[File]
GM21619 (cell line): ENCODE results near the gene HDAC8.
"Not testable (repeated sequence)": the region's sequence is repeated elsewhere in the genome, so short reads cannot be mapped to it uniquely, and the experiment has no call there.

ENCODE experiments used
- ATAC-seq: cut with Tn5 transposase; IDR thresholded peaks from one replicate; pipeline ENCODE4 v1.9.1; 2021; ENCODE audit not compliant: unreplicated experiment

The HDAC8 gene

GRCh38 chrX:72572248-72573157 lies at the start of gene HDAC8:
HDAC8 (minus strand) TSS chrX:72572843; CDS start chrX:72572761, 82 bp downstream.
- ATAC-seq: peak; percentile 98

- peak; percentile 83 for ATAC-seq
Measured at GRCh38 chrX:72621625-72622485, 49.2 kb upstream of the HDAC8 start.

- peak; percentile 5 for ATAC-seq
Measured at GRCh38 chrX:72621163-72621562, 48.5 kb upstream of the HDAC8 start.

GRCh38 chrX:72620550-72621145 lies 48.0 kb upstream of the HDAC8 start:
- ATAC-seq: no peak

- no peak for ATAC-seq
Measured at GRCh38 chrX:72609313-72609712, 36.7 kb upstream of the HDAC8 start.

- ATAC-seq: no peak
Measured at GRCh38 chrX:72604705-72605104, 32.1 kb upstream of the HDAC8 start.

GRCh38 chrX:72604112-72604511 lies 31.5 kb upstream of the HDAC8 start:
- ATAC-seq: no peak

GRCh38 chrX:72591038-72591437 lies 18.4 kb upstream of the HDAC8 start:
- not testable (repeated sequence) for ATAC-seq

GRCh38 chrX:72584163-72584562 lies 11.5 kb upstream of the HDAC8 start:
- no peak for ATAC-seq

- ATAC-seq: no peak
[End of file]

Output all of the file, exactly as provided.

GM21619 (cell line): ENCODE results near the gene HDAC8.
"Not testable (repeated sequence)": the region's sequence is repeated elsewhere in the genome, so short reads cannot be mapped to it uniquely, and the experiment has no call there.

ENCODE experiments used
- ATAC-seq: cut with Tn5 transposase; IDR thresholded peaks from one replicate; pipeline ENCODE4 v1.9.1; 2021; ENCODE audit not compliant: unreplicated experiment

The HDAC8 gene

GRCh38 chrX:72572248-72573157 lies at the start of gene HDAC8:
HDAC8 (minus strand) TSS chrX:72572843; CDS start chrX:72572761, 82 bp downstream.
- ATAC-seq: peak; percentile 98

- peak; percentile 83 for ATAC-seq
Measured at GRCh38 chrX:72621625-72622485, 49.2 kb upstream of the HDAC8 start.

- peak; percentile 5 for ATAC-seq
Measured at GRCh38 chrX:72621163-72621562, 48.5 kb upstream of the HDAC8 start.

GRCh38 chrX:72620550-72621145 lies 48.0 kb upstream of the HDAC8 start:
- ATAC-seq: no peak

- no peak for ATAC-seq
Measured at GRCh38 chrX:72609313-72609712, 36.7 kb upstream of the HDAC8 start.

- ATAC-seq: no peak
Measured at GRCh38 chrX:72604705-72605104, 32.1 kb upstream of the HDAC8 start.

GRCh38 chrX:72604112-72604511 lies 31.5 kb upstream of the HDAC8 start:
- ATAC-seq: no peak

GRCh38 chrX:72591038-72591437 lies 18.4 kb upstream of the HDAC8 start:
- not testable (repeated sequence) for ATAC-seq

GRCh38 chrX:72584163-72584562 lies 11.5 kb upstream of the HDAC8 start:
- no peak for ATAC-seq

- ATAC-seq: no peak